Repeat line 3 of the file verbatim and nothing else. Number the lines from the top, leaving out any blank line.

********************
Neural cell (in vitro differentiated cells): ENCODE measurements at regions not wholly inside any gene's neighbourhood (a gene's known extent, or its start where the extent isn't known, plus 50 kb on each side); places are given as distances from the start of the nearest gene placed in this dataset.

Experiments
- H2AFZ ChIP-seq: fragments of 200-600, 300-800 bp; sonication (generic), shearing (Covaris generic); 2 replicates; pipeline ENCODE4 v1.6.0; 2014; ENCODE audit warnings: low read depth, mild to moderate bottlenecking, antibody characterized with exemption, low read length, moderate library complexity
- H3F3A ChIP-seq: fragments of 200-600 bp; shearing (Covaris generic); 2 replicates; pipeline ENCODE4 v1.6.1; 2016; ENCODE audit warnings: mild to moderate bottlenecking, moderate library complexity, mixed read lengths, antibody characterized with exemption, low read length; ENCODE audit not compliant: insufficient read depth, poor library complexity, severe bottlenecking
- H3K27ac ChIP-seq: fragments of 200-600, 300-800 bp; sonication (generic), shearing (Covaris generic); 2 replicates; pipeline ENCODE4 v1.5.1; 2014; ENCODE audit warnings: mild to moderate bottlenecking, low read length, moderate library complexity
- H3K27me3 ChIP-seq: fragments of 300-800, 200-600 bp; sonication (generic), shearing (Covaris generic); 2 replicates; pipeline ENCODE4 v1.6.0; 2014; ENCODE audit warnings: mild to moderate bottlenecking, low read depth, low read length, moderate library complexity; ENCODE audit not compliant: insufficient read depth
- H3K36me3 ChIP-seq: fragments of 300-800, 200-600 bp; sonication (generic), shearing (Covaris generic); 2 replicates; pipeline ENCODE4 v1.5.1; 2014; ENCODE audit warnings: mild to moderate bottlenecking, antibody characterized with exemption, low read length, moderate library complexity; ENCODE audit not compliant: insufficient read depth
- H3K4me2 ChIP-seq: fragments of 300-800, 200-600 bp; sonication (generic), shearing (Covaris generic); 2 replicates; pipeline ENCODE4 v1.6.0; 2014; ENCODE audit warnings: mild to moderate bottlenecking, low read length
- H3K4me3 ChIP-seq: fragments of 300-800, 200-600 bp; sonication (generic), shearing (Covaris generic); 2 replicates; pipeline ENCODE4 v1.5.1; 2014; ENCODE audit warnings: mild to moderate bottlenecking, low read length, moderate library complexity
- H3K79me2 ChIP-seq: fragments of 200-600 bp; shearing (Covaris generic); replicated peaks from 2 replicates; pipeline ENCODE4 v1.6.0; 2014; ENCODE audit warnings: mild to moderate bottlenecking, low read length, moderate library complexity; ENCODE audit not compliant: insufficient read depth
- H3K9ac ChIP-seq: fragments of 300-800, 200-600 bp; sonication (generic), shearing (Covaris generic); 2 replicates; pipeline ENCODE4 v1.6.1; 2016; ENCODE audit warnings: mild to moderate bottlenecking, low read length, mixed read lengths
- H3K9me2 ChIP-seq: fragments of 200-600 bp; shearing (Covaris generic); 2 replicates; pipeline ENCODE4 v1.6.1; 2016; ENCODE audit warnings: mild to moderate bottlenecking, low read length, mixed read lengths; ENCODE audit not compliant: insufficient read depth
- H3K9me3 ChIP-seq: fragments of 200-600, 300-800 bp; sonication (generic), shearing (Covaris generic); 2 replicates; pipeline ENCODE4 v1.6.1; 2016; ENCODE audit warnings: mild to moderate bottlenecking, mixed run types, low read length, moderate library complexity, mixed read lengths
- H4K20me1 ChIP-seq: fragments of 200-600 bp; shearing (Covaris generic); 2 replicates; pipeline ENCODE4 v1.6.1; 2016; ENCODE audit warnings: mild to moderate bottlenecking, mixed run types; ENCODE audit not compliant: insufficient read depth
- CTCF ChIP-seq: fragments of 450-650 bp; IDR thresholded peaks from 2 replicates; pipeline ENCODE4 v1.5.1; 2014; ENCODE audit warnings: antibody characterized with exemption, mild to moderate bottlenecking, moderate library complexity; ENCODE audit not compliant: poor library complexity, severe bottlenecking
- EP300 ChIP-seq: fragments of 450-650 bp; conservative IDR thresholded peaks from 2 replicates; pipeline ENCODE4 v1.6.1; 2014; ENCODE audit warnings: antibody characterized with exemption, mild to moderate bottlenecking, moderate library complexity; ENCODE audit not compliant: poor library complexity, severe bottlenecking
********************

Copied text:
- H2AFZ ChIP-seq: fragments of 200-600, 300-800 bp; sonication (generic), shearing (Covaris generic); 2 replicates; pipeline ENCODE4 v1.6.0; 2014; ENCODE audit warnings: low read depth, mild to moderate bottlenecking, antibody characterized with exemption, low read length, moderate library complexity